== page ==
Housing in East London: 1968 vs Now

Screenshot from A Kind of English, by Ruhul Amin. 
By Lily Owens

'A Kind of English’ Ruhul Amin 

In 1986, Channel 4 saw Ruhul Amin’s 75-minute film 'A Kind of English'. The film follows a Bengali family’s experience living in a period of East London, faced with struggles of discriminatory housing policies, poor living conditions, unemployment, and a longing for the comfort of the homeland among a swarm racist attacks and violence. Samir, a nine-year-old boy, becomes the focal perspective, as we explore the shifts in the attitude and dynamic of domestic spaces as a result of this period.

An extract of the film from the Four Corner’s Archive, opens at the dinner table, Samir’s mother plating food, while his father remains detached from the family as she watches him leave the house. As he returns home to eat, this tension begins to unfold and a multitude of complex relationships are revealed. Confronted by his wife, the traditional roles in the home are compromised: Samir’s father, frustrated with his search for employment feels almost a shame. His inability to support the needs of his family spark a defensive argument with his wife, further distancing him from the family; a later scene shows the mother accepting the little work she can get, repairing or tailoring clothes. Samir, in the crossfire, watches as his father lectures his mother, stating that he refuses to allow any woman to work in a factory under his household.

Samir is aware of the tension, though he may not fully comprehend the reasons why, perhaps shielded or oblivious to the complexity of his family’s struggles, as any young child is to bigger issues. We are reminded of him and the minds of young children, who’s experience of this period was tainted by fear and frustration, and we are put into perspective with almost a ‘coming-of-age’ sense to the film. A moment between him and his grandmother illustrates the longing for a home that his grandmother misses, a home that he can only visit in his imagination, but forms an escape from the harsh English streets he has grown up on. One of a kind, Amin’s film provides a perhaps reminiscent insight into the everyday lives of the communities living the East End during this period.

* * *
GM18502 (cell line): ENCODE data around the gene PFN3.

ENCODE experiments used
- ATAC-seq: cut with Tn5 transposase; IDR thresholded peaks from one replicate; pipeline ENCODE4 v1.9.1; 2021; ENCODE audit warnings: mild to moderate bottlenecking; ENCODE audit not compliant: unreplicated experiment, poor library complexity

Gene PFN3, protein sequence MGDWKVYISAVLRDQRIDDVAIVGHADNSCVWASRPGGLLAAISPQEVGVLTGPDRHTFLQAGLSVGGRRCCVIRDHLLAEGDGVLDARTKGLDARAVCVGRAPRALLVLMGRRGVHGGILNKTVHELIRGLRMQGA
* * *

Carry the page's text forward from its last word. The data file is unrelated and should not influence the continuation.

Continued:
Screenshot from A Kind of English, by Ruhul Amin. 
Image by Wilf Thust.

Is That It?’ - Wilf Thust

This same year saw the work of Wilf Thust, a photographer and filmmaker. A programme that accompanies his film Is That It? breaks down his work into six scenes, one of which highlights the experience of East End residents, particularly Tower Hamlets, and the housing problems of this period through a few subsections. ‘Living with Problems’ touches on the young people in the area and the violence that surrounds them, the hostility on the streets. ‘Living with a Myth’ describes this false sense of East London, put out by earlier writers of the century, who liked to boil the East End down to a symbol for ‘the poor, the chaos, the deviant'. ‘Living through Facts', however, shed light on the scale of housing crisis in the East End, with an impressive set of statistics that finish with a statement from a resident: ‘You know, I find the East End depressing… And now it is all going private, for couples and single people who work in the city and so on, so the exodus of people is going to continue out and the ones who are left are going to be the poorest ones who feel more and more bitter'.

Images by Lewis Bush.


More than three decades on, the issue of privatisation and gentrification in the East End is still very much prevalent. Brick Lane, in particular, has seen a huge erasure of its history and culture, as small longstanding businesses are forced to shut down and are replaced by chain brands, corporate development, and private business. This gentrification, falsely labelled as ‘regeneration’, has led to a soar in house prices, rent, and living costs, forcing the once vibrant, diverse Brick Lane community out. 

Lewis Bush, a contemporary London-born artist, explores the changing cityscape in his photography-based project 'Metropole'. This work aims to document multinational developers, as they demolish, construct and replace these areas for private profit. The ‘Metropole photobook’ displays a series of urban photographs with a range of techniques, involving multiple exposure, and a mixture of repurposed photos from the developer’s billboard advertisements. Following this, he presents us with a list of facts and analysis of four major locations where the images are based. ‘One Commercial Street’ - an area also featured, however slightly differently, in Amin’s ‘A Kind of English’ - has completely transformed, and becomes one of Bush’s focuses, as he lays out the facts: 'number of residences (207), social housing/affordable housing (0/unknown), price range (575,000-1,890,000), developer (Redrow), CEO (John Tutte), Company Profit (315,000,000)'. Perhaps the one (among many) of the most controversial elements of the construction, is what’s often known as a ‘poor-door', a side entrance to the building for the affordable housing section, as an attempt to uphold the classist establishment’s income-segregated buildings. 

Lily Owens undertook a summer work experience placement with Four Corners in July 2022, from Stoke Newington School.